An excerpt from this excellent article by Robert Reich:
"The key reason why the recovery is so anemic is that so much income and wealth are now concentrated at the top is America's the vast middle class no longer has the purchasing power necessary to boost the economy.
The richest 1 percent of Americans save about half their incomes, while most of the rest of us save between 6 and 10 percent. That shouldn't be surprising. Being rich means you already have most of what you want and need. That second yacht isn't nearly as exciting as was the first.
It follows that when, as now, the top 1 percent rakes in more than 20 percent of total income -- at least twice the share it had 30 years ago -- there's insufficient demand for all the goods and services the economy is capable of producing at or near full employment. And without demand, the economy doesn't grow or generate nearly enough jobs.
Wall Street is part of the problem because it's responsible for so much of the concentration of income and wealth at the very top -- and for much of the distress still felt in the rest of the economy after the Street nearly melted down in 2008.
The Street has turned a significant part of the economy into a giant casino involving mammoth bets with other peoples' money. When the bets go well, the rich owners of the casino (Wall Street executives, traders, hedge-fund managers, private-equity managers) become even richer. When the bets go sour, the rest of us bear the costs."
Update: here's a link to an interview/discussion with Paul Krugman on the difference between supply-side economics and austerity and looking at demand and governmental policies for stimulating the economy:
Jedi, first, thanks for catching my spelling error. Fool-hardy it is!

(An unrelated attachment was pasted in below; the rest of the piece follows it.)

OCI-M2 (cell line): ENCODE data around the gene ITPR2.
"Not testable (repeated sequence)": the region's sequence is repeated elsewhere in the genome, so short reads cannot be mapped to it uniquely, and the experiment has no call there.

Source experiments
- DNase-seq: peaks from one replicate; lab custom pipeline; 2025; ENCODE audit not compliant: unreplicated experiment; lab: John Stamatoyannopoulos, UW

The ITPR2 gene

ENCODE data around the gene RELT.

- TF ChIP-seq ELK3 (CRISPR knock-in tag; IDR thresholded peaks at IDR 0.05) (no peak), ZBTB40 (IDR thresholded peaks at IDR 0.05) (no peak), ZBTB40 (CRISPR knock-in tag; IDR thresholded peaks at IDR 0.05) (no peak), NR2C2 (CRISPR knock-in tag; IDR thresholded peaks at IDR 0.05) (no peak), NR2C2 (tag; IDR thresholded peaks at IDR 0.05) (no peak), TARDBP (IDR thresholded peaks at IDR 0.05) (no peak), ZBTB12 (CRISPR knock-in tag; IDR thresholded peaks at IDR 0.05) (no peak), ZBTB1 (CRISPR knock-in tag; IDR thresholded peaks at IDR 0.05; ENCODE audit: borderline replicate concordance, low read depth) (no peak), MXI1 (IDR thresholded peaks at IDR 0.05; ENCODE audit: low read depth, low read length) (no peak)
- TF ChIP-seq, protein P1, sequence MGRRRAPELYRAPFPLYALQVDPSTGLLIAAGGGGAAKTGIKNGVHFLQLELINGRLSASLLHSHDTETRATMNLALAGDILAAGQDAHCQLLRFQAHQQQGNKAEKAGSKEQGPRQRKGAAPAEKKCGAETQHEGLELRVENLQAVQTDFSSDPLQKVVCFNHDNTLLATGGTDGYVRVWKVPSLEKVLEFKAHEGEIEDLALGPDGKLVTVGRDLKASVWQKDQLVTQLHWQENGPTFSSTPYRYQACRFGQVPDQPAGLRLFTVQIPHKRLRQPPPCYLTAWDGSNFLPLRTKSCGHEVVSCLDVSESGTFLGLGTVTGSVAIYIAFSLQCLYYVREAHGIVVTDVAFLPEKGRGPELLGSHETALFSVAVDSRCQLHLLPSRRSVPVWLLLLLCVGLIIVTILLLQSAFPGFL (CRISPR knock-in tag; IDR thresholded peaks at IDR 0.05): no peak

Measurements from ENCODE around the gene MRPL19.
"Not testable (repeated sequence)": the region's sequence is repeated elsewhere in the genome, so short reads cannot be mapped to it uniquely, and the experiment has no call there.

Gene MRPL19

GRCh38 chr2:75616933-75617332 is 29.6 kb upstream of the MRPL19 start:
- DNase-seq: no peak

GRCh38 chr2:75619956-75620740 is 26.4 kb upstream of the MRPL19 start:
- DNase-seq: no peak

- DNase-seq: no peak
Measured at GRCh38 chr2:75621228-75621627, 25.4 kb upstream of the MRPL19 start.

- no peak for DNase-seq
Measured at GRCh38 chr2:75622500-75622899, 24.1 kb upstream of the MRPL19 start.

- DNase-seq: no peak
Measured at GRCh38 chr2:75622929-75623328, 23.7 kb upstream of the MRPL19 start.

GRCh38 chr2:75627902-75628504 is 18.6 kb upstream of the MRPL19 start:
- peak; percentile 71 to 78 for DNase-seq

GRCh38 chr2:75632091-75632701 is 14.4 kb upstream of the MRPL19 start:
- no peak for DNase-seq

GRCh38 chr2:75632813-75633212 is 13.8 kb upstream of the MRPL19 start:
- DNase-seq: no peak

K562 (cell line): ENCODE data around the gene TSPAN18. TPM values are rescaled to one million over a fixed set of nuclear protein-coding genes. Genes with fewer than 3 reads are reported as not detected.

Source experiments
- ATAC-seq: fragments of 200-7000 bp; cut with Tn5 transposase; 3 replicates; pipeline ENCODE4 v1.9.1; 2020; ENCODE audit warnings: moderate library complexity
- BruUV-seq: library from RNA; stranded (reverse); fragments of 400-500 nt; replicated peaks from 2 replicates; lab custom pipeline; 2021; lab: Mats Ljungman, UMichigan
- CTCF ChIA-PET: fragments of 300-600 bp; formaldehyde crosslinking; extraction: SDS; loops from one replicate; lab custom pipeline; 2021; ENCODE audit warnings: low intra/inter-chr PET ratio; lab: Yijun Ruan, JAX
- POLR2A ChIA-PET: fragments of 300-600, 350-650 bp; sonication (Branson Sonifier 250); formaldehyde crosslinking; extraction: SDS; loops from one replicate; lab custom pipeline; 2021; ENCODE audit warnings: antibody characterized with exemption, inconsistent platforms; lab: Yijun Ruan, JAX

I agree about creating our own communities; I had to end my membership in unhealthy, destructive relationships and burn the bridges behind me. I have never regretted it.
Perhaps an internet community gives us the kinds of support and encouragement that is so easily weakened by unhealthy traditions and values. I feel inspired by those I have met here and look forward to more possibilities as we progress.
Oh yeah, and I found this: http://en.wikipedia.org/wiki/Chartalism
I'll have to read through it all when I have more time.
Elizabeth Warren: 'Libor Fraud Exposes Rot At The Core Of The Financial System'
""The Libor scandal is more than just the latest financial deception to come to light. It exposes a fraud that runs to the heart of our financial system," writes Warren, a long-time Wall Street critic who is running for the U.S. Senate in Massachusetts.
"The Libor fraud exposes rot at the core of the financial system," Warren writes.
Sixteen major banks, including Bank of America, JPMorgan Chase, and Citigroup, are under investigation for allegedly rigging the Libor, a benchmark interest rate that banks set and use to lend money to each other. It is the basis for hundreds of trillions of dollars' worth of loans and derivatives and its manipulation possibly cost some cities and states millions of dollars.
Matt Taibbi has also pointed out the far-reaching ramifications of the Libor manipulation, telling the news show "Democracy Now!" that "[e]ven the tiniest manipulation downward, when you’re talking about a thing of this scale, would result in tens of trillions of dollars of losses.""
"Super-Rich Hold Up To $32 Trillion In Offshore Havens"
"The study estimating the extent of global private financial wealth held in offshore accounts - excluding non-financial assets such as real estate, gold, yachts and racehorses - puts the sum at between $21 and $32 trillion.
Private wealth held offshore represents "a huge black hole in the world economy," Henry said in a statement."
Walmart's Stock Surge Reflects Hard Times for the Cash-Strapped
"Walmart's numbers are considered bellwethers for the retail industry. But on the other side of the equation, when Walmart sees its earnings improving, the theory goes, it's often because times are tougher for the nation's financially strapped.
Walmart's stock surge followed the retailer's healthy first-quarter earnings report.For the most recent quarter, which ended in April, the discounter posted its biggest comparable-store sales gains in three years.
Meanwhile, poverty in America is poised to reach its highest level since 1965, the Associated Press reports. The poverty rate is expected to reach 15.7%, up from 15.1% in 2010, according to a survey of economists, think tanks and academics."